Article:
Transmucosal Gastric Leak Induced by Proton Pump Inhibitors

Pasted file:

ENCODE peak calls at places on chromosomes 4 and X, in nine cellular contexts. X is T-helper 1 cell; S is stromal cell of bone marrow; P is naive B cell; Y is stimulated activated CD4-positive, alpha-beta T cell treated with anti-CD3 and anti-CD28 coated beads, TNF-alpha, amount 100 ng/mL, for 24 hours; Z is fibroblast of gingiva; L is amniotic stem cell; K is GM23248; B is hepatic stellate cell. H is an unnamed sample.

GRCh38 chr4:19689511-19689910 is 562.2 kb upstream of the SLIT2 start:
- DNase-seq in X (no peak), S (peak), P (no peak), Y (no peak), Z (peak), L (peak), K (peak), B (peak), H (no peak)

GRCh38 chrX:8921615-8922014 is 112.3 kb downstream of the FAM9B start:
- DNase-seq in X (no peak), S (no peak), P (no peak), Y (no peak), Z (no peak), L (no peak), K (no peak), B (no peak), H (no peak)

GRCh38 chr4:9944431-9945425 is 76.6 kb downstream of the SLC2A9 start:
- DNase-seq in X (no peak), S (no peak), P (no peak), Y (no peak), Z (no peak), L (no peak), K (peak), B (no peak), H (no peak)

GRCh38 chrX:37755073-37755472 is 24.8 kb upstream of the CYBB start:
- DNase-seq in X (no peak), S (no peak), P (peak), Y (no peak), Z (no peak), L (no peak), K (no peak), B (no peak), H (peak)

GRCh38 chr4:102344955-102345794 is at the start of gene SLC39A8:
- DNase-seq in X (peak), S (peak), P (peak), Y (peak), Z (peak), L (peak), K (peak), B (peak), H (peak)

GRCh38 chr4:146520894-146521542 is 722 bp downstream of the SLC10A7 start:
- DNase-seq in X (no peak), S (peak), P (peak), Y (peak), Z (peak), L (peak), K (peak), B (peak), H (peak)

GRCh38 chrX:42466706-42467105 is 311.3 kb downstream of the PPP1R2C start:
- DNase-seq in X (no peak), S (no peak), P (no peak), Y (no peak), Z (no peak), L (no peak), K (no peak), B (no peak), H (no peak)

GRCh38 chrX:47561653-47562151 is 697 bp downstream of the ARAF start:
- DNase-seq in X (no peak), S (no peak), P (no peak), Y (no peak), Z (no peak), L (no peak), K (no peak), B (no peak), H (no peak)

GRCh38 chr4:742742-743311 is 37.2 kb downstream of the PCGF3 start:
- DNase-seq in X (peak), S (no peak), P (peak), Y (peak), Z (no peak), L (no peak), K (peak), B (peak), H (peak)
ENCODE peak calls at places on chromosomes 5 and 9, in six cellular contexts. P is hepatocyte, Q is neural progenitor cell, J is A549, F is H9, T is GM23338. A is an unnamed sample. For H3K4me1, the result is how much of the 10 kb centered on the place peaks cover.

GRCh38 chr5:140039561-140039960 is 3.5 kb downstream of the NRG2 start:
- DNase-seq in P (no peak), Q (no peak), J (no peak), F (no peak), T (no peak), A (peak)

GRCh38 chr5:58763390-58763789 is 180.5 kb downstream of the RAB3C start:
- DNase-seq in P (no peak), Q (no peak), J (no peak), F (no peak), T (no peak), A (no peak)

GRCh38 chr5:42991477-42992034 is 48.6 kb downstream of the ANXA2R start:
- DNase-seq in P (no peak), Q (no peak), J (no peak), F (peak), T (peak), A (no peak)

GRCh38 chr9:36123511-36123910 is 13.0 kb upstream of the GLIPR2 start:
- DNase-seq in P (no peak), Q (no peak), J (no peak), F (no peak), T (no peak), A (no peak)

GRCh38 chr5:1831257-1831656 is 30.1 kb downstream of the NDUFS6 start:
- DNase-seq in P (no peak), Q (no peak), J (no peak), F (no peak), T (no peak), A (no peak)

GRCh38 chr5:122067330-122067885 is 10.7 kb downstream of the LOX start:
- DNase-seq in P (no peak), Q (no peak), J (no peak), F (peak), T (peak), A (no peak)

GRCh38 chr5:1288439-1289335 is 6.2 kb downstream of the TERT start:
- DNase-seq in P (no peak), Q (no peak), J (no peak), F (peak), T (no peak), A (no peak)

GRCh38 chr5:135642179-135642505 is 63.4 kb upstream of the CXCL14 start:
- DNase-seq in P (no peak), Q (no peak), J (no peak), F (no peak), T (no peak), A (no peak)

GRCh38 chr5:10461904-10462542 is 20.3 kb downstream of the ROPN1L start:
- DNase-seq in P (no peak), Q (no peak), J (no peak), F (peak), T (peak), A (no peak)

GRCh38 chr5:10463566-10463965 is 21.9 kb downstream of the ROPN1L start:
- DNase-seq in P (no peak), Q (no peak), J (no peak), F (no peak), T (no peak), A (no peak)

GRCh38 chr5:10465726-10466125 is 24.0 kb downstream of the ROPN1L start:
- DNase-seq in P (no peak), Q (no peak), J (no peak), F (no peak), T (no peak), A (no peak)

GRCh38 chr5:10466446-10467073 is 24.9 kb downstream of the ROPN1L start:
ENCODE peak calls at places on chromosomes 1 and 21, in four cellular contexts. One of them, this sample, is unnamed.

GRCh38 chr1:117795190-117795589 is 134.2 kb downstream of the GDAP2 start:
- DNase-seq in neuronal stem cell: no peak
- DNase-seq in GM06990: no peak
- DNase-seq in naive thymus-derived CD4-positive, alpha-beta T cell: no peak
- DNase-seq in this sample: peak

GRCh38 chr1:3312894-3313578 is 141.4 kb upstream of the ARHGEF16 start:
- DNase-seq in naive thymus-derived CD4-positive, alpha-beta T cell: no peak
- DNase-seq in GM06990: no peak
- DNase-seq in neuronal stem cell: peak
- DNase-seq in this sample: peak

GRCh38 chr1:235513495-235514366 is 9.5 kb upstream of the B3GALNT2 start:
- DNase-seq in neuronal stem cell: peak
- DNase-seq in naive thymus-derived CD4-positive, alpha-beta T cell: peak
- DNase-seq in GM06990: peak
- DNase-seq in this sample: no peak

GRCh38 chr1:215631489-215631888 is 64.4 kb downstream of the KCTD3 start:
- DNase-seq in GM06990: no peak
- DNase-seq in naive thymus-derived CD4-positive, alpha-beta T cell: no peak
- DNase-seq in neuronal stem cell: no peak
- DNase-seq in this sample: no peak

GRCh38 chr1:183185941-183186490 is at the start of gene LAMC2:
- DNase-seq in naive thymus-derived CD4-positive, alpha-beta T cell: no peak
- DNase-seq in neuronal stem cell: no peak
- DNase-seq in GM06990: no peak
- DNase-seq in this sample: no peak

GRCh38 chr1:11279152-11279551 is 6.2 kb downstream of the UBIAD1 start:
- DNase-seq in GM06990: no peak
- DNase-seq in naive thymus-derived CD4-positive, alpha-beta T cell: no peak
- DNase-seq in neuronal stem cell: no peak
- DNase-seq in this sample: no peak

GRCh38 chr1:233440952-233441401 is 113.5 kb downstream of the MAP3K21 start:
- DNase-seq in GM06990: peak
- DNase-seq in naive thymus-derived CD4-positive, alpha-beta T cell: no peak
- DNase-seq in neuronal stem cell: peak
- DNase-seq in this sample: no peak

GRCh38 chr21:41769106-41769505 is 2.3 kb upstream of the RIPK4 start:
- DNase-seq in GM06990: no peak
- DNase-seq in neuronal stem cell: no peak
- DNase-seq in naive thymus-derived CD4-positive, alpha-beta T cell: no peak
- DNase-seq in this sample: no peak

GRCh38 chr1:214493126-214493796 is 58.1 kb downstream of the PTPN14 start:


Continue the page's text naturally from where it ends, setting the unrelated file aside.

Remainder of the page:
Indocyanine green (ICG) is used as a dye marker of the vascular space in gastroenterology, ophthalmology, neurology, and critical care medicine. It is widely regarded to be inert. We report, however, that ICG demonstrates effects on colonic transepithelial electrical parameters which could form a basis for a growing number of deleterious gastrointestinal and other clinical effects. Short-circuit current (I scc), transepithelial conductance (g t), and transepithelial paracellular flux of 14C-d-mannitol were monitored across sheets of rat distal colon. Dye was introduced to mucosal or serosal tissue surfaces at a concentration similar to that used in vivo (10 μg/ml). ICG decreased I scc by over 50% and g t by over 10%. Transepithelial mannitol flux was not altered. Dye was effective only from the serosal surface. Cyclic AMP–induced spiking of I scc was not affected by ICG. Preincubation with amiloride or furosemide did not affect the action of the dye on g t or I scc. ICG at in vivo dosages is clearly capable of inhibiting ion transport across colon epithelial tissue. The serosal site of action indicates activity on a basal–lateral transport system or diffusion into the cell only across the basal–lateral membrane followed by inhibition of a transporter from the intracellular side. ICG should not be considered inert in vivo. Leakage of ICG from the vascular space into the interstitial fluid space will likely result in tissue morbidity.